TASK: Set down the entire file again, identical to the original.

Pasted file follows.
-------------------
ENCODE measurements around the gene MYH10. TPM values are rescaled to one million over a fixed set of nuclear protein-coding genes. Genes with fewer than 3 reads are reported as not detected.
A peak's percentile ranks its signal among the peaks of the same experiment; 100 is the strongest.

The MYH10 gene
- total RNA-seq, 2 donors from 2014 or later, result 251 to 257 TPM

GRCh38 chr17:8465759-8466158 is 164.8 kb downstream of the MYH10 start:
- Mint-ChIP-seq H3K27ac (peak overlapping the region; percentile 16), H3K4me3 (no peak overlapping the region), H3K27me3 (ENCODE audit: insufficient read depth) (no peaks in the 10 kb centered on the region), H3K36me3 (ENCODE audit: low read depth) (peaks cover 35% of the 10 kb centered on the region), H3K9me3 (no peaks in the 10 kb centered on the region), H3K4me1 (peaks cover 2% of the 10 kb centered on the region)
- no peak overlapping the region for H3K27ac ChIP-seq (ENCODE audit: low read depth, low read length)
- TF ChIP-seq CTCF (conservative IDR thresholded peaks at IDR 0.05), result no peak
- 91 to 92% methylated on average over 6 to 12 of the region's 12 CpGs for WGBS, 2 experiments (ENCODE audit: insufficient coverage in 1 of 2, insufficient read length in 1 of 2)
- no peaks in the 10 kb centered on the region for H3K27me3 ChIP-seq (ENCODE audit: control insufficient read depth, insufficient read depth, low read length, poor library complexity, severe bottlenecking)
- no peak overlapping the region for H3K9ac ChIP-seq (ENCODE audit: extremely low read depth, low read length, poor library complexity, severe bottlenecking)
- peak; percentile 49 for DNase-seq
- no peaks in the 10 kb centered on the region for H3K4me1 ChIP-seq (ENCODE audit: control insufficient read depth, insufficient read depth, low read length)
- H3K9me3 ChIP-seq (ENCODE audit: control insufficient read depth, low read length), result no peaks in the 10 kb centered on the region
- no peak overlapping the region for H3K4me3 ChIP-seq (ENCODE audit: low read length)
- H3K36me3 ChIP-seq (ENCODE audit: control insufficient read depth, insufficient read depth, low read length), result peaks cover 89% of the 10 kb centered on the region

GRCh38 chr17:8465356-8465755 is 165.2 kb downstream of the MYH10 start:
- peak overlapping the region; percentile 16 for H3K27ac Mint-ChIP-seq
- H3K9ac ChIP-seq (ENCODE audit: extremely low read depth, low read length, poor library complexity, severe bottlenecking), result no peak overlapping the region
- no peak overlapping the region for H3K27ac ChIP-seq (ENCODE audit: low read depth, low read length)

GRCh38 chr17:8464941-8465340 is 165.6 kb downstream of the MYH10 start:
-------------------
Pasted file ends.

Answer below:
ENCODE measurements around the gene MYH10. TPM values are rescaled to one million over a fixed set of nuclear protein-coding genes. Genes with fewer than 3 reads are reported as not detected.
A peak's percentile ranks its signal among the peaks of the same experiment; 100 is the strongest.

The MYH10 gene
- total RNA-seq, 2 donors from 2014 or later, result 251 to 257 TPM

GRCh38 chr17:8465759-8466158 is 164.8 kb downstream of the MYH10 start:
- Mint-ChIP-seq H3K27ac (peak overlapping the region; percentile 16), H3K4me3 (no peak overlapping the region), H3K27me3 (ENCODE audit: insufficient read depth) (no peaks in the 10 kb centered on the region), H3K36me3 (ENCODE audit: low read depth) (peaks cover 35% of the 10 kb centered on the region), H3K9me3 (no peaks in the 10 kb centered on the region), H3K4me1 (peaks cover 2% of the 10 kb centered on the region)
- no peak overlapping the region for H3K27ac ChIP-seq (ENCODE audit: low read depth, low read length)
- TF ChIP-seq CTCF (conservative IDR thresholded peaks at IDR 0.05), result no peak
- 91 to 92% methylated on average over 6 to 12 of the region's 12 CpGs for WGBS, 2 experiments (ENCODE audit: insufficient coverage in 1 of 2, insufficient read length in 1 of 2)
- no peaks in the 10 kb centered on the region for H3K27me3 ChIP-seq (ENCODE audit: control insufficient read depth, insufficient read depth, low read length, poor library complexity, severe bottlenecking)
- no peak overlapping the region for H3K9ac ChIP-seq (ENCODE audit: extremely low read depth, low read length, poor library complexity, severe bottlenecking)
- peak; percentile 49 for DNase-seq
- no peaks in the 10 kb centered on the region for H3K4me1 ChIP-seq (ENCODE audit: control insufficient read depth, insufficient read depth, low read length)
- H3K9me3 ChIP-seq (ENCODE audit: control insufficient read depth, low read length), result no peaks in the 10 kb centered on the region
- no peak overlapping the region for H3K4me3 ChIP-seq (ENCODE audit: low read length)
- H3K36me3 ChIP-seq (ENCODE audit: control insufficient read depth, insufficient read depth, low read length), result peaks cover 89% of the 10 kb centered on the region

GRCh38 chr17:8465356-8465755 is 165.2 kb downstream of the MYH10 start:
- peak overlapping the region; percentile 16 for H3K27ac Mint-ChIP-seq
- H3K9ac ChIP-seq (ENCODE audit: extremely low read depth, low read length, poor library complexity, severe bottlenecking), result no peak overlapping the region
- no peak overlapping the region for H3K27ac ChIP-seq (ENCODE audit: low read depth, low read length)

GRCh38 chr17:8464941-8465340 is 165.6 kb downstream of the MYH10 start: